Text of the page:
There have been many studies showing that the consumption of apples can be beneficial in lowering the risk of several cancers, but research groups have recently shown it has a strong impact in reducing the risk of lung cancer. In the Nurses’ Health Study and the Health Professionals’ Follow-up Study, fruit and vegetable intake was linked to a 21% reduced risk of lung cancer in women.2 Of the fruits and vegetables examined, very few of them had a significant effect individually, however apples were one of the fruits specifically associated with a decreased risk of lung cancer.
Furthermore, a recent Finnish study that involved 10,000 men and women showed a strong relationship between higher intake of flavonoids and lower growth of lung cancer. Apples were the main source of flavonoid intake among the sample population, thus it was concluded that flavonoids from apples were most likely responsible for the lowered risk of the disease.2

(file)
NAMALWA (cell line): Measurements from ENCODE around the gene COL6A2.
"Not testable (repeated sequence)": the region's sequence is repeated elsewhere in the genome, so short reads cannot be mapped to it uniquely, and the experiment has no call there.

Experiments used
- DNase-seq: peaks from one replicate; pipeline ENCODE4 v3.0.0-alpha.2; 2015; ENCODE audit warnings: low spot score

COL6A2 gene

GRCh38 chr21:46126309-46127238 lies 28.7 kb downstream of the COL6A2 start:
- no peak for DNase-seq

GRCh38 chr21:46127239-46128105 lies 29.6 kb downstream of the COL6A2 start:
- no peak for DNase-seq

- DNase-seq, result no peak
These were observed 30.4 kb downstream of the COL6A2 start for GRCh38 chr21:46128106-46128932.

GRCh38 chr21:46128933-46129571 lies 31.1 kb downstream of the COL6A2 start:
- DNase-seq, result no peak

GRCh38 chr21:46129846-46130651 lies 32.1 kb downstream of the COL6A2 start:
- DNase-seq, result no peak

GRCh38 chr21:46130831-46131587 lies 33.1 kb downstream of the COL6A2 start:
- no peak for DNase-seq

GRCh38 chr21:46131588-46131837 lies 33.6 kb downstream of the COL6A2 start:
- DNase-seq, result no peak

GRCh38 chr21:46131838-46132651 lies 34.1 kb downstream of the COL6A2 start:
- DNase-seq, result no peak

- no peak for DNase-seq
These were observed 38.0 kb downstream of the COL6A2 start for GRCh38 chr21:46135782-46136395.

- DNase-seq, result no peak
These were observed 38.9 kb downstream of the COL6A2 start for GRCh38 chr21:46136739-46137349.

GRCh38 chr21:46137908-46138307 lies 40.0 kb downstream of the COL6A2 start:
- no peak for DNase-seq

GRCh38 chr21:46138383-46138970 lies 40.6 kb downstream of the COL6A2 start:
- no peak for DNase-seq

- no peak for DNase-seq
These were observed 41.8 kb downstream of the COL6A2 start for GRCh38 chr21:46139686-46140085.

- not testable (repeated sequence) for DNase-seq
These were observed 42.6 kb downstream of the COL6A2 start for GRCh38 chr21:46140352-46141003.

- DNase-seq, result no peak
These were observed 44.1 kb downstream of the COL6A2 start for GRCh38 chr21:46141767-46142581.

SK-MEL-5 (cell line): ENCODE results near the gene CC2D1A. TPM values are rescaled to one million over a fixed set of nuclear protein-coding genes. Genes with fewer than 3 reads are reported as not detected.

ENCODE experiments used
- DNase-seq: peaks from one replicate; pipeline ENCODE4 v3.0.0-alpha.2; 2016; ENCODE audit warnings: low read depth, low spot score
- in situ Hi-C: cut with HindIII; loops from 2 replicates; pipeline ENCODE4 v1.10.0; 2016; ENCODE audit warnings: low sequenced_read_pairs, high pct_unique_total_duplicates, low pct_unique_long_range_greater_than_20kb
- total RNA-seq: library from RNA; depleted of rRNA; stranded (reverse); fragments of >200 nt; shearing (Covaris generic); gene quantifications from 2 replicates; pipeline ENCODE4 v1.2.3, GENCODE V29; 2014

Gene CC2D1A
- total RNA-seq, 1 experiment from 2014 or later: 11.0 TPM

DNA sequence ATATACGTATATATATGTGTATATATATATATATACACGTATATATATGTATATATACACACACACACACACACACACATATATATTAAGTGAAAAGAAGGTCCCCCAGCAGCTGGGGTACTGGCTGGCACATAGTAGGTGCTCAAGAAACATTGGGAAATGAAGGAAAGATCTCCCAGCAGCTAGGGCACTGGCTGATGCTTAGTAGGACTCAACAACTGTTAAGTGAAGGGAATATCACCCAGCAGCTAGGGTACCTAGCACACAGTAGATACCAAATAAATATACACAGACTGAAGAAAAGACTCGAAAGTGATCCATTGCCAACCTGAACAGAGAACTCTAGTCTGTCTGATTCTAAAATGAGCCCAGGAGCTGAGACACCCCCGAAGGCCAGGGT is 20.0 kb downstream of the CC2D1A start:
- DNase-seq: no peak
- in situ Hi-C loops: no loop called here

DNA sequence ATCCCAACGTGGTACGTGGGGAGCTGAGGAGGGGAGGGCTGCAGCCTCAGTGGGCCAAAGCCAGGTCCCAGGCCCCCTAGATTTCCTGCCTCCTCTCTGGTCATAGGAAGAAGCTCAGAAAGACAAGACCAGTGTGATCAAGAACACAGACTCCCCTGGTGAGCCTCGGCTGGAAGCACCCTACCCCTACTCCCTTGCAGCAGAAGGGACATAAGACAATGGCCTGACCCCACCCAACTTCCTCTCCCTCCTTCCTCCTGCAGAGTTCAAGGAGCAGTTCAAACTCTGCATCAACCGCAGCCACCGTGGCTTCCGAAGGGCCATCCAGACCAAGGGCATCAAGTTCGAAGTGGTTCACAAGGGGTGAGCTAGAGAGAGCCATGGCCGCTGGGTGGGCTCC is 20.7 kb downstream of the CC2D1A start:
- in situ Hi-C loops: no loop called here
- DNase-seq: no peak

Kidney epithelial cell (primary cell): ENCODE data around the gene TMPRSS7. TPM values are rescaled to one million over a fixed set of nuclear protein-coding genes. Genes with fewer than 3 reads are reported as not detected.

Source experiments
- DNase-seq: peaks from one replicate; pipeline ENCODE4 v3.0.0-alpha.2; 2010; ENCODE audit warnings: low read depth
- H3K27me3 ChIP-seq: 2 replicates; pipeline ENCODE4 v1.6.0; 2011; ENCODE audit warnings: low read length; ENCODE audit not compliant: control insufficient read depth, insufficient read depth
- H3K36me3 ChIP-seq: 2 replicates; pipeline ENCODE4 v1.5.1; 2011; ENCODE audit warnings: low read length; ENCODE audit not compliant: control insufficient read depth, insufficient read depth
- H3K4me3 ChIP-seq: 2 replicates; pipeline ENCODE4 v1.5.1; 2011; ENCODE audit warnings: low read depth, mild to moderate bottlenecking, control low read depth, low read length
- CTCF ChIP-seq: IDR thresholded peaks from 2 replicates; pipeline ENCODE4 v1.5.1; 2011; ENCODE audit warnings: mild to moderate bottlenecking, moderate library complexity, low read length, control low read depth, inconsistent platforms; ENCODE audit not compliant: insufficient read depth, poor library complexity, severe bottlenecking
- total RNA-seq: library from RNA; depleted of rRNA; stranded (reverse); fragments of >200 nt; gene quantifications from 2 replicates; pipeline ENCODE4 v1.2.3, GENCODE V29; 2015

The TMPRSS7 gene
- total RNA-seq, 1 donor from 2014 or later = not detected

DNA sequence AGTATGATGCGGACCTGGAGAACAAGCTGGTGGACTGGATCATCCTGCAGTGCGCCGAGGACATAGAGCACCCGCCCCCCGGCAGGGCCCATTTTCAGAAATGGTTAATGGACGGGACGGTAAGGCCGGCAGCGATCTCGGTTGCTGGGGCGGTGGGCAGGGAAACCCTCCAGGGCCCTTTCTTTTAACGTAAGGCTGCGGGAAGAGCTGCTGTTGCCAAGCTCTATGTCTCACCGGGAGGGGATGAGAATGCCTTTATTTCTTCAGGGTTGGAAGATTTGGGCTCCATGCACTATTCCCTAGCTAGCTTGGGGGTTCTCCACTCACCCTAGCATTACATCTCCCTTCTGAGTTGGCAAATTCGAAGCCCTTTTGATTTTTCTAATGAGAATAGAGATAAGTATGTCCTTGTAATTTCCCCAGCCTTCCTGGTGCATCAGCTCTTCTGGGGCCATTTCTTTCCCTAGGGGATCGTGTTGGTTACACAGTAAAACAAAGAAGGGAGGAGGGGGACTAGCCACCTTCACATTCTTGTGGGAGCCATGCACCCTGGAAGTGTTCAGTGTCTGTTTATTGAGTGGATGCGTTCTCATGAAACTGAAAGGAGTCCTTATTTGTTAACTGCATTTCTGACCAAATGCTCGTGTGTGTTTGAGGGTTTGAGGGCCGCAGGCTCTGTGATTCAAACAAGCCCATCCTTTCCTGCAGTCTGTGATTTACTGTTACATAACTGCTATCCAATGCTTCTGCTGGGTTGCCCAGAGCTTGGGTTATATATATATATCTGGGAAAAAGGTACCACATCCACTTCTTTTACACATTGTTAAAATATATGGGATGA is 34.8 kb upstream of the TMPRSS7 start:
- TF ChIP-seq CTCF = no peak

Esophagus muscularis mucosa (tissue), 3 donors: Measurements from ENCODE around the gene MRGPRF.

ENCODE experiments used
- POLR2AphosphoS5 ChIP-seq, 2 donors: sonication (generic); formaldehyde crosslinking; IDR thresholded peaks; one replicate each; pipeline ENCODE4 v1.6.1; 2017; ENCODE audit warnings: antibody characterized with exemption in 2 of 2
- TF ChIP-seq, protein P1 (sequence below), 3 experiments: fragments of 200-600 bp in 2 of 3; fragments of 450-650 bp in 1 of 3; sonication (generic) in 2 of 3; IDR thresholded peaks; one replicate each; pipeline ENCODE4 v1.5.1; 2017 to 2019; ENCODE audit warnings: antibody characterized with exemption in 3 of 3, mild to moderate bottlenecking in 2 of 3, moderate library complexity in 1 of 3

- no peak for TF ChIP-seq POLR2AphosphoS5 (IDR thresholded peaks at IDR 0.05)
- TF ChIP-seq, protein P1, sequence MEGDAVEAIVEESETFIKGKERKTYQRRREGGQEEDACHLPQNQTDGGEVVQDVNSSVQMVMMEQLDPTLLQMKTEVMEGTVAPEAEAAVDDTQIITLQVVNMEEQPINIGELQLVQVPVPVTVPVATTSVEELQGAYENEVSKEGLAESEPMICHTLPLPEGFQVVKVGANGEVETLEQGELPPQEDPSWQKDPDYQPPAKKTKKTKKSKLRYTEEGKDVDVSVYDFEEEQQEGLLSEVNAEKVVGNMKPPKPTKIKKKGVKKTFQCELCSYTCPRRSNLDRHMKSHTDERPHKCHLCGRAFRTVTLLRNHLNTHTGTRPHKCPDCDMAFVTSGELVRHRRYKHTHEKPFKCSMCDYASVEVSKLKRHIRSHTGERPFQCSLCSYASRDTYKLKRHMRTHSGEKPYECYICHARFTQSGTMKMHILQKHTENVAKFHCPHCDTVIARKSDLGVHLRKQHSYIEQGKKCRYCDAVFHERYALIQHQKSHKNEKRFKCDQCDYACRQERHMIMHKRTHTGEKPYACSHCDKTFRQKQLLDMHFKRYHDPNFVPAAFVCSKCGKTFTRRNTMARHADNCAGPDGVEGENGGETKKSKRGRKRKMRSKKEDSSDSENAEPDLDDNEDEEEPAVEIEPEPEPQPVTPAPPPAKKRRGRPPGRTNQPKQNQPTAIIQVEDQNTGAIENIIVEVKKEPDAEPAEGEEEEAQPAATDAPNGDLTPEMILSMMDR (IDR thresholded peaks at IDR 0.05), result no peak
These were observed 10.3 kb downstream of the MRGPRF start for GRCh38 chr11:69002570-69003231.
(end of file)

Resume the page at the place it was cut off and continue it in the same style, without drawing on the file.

Apples have also shown the ability to reduce the risk of breast cancer, according to a research study by Cornell University food scientists. The researchers treated a group of rats with a known mammary carcinogen, and after feeding them apple extracts, the number of tumors was reduced by 25% with the equivalent of just one apple a day and up to 61% with three apples a day.3 While consuming three apples a day may not be practical, supplementing with some of the nutrients found in apples, like quercetin and apple pectin, may provide a similar benefit. In fact, the high quercetin content of apples may be responsible for many of its health benefits, as quercetin is a known free radical scavenger that helps prevent disease.